Did America just witness the beginning of the end for Sen. Kamala Harris?
The Democratic senator from California opened Thursday night’s debate by directly targeting President Trump, who she would later call a “really small dude,” in an effort to separate herself from a crowded field.
But her strategy to focus more on Trump than the other 2020 Democratic candidates sharing the stage with her did not do enough to impress big money donors.
While Harris saw a surge in polling after a strong performance in the first debate in June, a poll in late August showed a 12 point drop, which put her well behind top-tier candidates like former Vice President Joe Biden, Sen. Bernie Sanders, I-Vt., and Sen. Elizabeth Warren, D-Mass.
Doing little to help herself in the party’s second debate, it was critical that Harris do something Thursday night to not only impress voters, but excite deep pocket donors who were waffling on her candidacy.
She failed, according to CNBC.
The network said that close supporters quietly acknowledged ahead of Thursday’s debate that Harris had to come out swinging to keep wealthy donors in her corner, and that her efforts failed to convince them.
Biden played a role in her success in the first debate, when Harris went at him for his willingness as a senator in the 1970s to work with segregationists. She tried to go back to the well Thursday in an exchange over guns, but Biden made Harris look as if she was ignoring the Constitution in her proposal to ban imports of AR-15 tactical rifles.
More so than other candidates in the race, Harris is dependent on big money donors.
More from CNBC on her campaign finances:
Harris has relied on contributors willing to give up to $2,800 — the maximum amount allowable by law — in order to finance her presidential run.
Since the start of her campaign in January, Harris has raised over $14 million from large individual contributors, according to the nonpartisan Center for Responsive Politics. That total equals 56% of her $24 million haul. She finished raising almost $12 million in the second quarter.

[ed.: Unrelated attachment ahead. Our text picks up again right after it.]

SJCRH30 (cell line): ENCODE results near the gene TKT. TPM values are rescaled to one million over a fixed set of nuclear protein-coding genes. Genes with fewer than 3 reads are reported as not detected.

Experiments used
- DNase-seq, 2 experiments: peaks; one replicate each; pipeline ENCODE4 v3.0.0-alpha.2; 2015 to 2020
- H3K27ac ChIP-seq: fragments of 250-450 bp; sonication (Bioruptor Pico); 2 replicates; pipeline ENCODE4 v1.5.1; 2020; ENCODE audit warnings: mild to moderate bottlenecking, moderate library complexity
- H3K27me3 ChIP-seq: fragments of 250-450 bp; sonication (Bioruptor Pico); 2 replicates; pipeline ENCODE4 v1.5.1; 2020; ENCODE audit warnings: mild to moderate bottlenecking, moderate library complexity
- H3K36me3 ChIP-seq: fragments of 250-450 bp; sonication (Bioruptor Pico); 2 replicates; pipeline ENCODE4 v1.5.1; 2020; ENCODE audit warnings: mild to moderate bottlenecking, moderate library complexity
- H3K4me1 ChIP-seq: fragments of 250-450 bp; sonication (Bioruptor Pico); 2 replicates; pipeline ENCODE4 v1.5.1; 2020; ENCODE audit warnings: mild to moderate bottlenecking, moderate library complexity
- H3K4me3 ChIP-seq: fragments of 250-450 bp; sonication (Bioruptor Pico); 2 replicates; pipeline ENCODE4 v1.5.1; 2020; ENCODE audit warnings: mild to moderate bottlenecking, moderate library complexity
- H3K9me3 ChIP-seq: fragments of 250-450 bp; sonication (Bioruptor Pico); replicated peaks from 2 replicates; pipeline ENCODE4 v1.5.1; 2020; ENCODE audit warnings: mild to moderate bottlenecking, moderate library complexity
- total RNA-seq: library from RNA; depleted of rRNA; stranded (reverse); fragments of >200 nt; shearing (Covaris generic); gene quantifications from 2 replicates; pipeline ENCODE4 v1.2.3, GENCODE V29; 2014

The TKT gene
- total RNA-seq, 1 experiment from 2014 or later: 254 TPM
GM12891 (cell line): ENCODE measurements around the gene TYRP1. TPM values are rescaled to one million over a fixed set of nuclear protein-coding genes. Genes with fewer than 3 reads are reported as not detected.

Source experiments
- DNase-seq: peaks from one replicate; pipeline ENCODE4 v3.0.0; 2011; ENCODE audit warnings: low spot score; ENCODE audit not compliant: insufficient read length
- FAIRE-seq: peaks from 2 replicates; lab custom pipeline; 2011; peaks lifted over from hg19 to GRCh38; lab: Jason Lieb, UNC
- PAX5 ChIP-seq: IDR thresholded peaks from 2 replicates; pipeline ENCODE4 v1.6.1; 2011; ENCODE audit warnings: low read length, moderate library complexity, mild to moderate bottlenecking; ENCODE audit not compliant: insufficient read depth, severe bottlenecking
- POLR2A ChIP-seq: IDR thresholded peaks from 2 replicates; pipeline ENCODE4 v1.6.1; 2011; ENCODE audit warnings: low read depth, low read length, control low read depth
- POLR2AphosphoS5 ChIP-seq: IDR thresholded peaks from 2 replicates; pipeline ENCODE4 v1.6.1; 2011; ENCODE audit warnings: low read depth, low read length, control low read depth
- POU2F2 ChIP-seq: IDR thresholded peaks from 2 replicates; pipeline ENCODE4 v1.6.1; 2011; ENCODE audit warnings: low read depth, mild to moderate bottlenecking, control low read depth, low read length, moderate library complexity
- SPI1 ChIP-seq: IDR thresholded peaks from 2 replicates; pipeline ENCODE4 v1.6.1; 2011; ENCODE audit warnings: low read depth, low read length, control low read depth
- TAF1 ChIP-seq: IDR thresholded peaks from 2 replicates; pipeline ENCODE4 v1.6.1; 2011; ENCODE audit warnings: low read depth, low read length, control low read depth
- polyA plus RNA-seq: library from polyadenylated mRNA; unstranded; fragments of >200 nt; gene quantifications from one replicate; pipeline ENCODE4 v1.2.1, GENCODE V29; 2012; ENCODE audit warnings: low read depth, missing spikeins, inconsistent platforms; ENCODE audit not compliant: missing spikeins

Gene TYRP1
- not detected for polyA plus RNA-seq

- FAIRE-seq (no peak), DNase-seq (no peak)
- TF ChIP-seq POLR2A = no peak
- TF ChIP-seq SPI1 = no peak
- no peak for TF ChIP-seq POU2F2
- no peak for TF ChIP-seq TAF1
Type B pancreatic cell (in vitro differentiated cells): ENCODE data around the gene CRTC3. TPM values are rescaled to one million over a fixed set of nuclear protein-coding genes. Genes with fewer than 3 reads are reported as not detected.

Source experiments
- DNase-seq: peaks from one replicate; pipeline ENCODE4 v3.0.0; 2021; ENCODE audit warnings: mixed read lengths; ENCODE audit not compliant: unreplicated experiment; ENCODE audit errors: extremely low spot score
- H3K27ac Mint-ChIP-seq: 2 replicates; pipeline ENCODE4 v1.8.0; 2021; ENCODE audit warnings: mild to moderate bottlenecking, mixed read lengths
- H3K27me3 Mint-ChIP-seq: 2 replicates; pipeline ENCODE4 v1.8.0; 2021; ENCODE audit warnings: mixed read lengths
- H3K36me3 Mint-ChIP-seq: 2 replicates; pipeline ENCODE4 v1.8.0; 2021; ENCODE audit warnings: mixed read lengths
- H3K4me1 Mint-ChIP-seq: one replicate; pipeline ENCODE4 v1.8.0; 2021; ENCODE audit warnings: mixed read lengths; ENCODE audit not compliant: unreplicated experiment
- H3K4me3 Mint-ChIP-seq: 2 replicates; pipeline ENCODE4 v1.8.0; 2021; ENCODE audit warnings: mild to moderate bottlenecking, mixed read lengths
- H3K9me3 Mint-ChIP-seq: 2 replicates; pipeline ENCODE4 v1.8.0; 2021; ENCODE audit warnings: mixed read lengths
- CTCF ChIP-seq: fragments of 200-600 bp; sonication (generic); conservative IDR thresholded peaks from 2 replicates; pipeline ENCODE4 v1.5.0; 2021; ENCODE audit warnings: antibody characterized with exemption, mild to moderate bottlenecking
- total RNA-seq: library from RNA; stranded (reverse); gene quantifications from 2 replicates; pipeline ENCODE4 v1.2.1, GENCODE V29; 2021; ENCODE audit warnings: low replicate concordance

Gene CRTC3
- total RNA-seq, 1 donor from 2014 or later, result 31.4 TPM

At least 45% of Harris’ contributions have hailed from the Golden State.
Citing a source close to a political fundraising powerhouse in California, CNBC said Harris did little to change negative opinions.
“I don’t think anything has changed, and it’s been grim,” the source said, adding that donors believe that on the debate stage Harris remains “unclear about her message and strategy.”
Her focus on trashing Trump was well received — after all, it’s all but become a sport in the US — but the source said “there was too much odd laughter and canned lines.”
An anonymous New York banking executive was quoted panning Harris for playing it too safe and failing to prove she was a better choice than the front-runner.
“You need to get into these debates and score some points or there is not going to be any money for her,” this person told CNBC. “She didn’t score any points.”
Another California bundler told the network that it feels as if Harris doesn’t have any direction as a candidate. “
“She’s now tacked back and self-corrected,” the individual said. “Now it looks like she’s been schooled and directionless.”
And Harris is beginning to hear rumblings about ending her presidential campaign.
“[M]y big takeaway is that someone’s campaign should have ended tonight. Kamala Harris. Her performance tonight was an embarrassment of canned one- and two-liners bashing Trump, and anecdotal stories about people she’s met,” wrote William Jacobson, a law professor at Cornell University.
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